New York - The number of children under five dying of preventable diseases has dropped by half since 1990 due to accelerated healthcare services in all regions of the world, a joint World Bank-UN report said on Thursday.

The report said an estimated 6.9 million children died before their fifth birthday in 2011, compared with around 12 million child deaths in 1990.

Despite the progress, the UN Inter-agency Group for Child Mortality Estimation said an estimated 19,000 children still died every day in 2011, with 40 percent of them dying within the first month of life. The group includes the World Bank, World Health Organisation, the UN Children's Fund and UN Fund for Population.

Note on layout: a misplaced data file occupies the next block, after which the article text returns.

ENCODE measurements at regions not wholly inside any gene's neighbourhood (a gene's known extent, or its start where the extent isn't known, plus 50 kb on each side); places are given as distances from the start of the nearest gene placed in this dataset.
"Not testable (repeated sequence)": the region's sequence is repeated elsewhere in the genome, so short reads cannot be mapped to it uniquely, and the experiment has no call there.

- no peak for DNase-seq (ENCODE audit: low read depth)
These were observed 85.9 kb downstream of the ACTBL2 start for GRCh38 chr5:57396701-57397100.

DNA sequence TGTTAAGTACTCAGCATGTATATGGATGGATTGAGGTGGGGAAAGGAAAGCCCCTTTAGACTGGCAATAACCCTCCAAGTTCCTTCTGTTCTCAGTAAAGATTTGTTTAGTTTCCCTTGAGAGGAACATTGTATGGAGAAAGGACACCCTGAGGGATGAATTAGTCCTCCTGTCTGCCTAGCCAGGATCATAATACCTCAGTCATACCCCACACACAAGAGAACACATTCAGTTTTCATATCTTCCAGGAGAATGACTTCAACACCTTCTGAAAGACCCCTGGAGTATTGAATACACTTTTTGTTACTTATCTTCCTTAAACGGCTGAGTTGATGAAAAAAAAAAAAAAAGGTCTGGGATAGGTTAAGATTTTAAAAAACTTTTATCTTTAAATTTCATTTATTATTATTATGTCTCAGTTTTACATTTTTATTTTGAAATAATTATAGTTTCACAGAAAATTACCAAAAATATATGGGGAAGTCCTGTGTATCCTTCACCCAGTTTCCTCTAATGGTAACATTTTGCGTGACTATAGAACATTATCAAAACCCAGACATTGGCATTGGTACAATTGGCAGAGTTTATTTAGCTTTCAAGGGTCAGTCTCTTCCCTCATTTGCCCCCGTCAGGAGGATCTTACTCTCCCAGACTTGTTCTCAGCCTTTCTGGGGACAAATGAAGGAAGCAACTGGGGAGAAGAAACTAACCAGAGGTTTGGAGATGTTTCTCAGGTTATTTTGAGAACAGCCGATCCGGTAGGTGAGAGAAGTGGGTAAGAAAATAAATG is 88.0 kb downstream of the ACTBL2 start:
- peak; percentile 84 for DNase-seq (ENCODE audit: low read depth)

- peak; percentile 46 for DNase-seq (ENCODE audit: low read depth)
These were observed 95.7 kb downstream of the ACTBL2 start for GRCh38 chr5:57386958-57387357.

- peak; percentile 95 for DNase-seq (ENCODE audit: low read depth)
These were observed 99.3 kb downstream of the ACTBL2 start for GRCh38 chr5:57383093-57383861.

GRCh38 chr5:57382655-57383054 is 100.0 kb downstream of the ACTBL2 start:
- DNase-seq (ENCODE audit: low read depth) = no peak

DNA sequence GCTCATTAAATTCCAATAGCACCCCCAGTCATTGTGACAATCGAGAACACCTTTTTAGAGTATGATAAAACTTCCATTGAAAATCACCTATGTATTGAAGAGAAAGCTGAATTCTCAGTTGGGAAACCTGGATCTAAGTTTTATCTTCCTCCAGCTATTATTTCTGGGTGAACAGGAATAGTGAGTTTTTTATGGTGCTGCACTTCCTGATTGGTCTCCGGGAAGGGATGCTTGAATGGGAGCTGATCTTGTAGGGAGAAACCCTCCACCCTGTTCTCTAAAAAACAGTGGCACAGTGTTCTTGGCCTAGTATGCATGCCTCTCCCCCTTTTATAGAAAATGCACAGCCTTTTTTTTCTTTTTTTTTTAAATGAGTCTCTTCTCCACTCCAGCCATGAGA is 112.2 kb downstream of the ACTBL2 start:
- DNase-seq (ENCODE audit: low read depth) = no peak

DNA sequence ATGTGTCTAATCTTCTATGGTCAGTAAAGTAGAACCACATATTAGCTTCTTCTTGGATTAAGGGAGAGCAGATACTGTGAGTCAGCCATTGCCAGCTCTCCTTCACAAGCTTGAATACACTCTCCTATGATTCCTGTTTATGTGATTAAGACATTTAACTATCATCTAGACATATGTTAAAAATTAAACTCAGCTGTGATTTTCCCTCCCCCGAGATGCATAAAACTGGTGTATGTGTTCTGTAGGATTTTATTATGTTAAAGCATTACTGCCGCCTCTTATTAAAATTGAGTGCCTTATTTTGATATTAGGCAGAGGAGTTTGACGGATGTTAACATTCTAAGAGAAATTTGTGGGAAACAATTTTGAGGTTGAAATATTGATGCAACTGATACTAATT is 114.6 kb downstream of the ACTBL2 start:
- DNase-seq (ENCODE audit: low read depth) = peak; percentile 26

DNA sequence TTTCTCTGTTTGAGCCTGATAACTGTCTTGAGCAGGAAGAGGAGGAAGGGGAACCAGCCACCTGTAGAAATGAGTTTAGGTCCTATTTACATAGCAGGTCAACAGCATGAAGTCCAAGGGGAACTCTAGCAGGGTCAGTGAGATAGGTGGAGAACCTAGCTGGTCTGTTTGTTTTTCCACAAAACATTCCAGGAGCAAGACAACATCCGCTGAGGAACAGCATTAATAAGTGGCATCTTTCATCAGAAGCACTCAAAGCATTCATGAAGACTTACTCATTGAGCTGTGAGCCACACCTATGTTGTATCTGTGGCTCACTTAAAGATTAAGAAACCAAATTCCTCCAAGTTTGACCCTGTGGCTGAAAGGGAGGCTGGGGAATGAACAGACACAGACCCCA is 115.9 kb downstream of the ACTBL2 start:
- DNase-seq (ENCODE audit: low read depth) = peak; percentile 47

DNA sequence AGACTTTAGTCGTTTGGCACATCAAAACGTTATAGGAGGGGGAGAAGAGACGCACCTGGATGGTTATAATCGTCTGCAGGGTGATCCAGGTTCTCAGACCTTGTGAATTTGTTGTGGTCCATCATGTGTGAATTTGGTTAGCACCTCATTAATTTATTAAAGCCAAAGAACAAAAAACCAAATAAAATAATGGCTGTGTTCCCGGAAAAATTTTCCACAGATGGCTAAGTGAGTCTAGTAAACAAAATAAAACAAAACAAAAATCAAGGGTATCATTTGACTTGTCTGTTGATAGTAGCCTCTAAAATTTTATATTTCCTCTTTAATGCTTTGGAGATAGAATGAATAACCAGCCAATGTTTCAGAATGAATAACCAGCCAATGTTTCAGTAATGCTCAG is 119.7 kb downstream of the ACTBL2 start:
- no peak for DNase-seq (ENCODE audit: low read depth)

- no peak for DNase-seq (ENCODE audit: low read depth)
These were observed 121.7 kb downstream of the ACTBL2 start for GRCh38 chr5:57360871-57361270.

The preventable diseases and conditions that cause child deaths are pneumonia, pre-term birth complications, diarrhoea, complications during births and malaria.

Even with the 50-percent reduction in under-5 deaths, the progress still fell short of the global goal of achieving a two-thirds reduction by 2015, under a programme known as Millennium Development Goals.

Progress in reducing child mortality has been marked by disparity from one region to another, however. The report said countries in East Asia and North Africa have cut the rates by more than two-thirds while Sub-Sahara Africa and South Asia have been less successful.

Child mortality rates in Sub-Sahara and South Asia currently account for more than 80 per event of the global rates for children under 5. - Sapa-dpa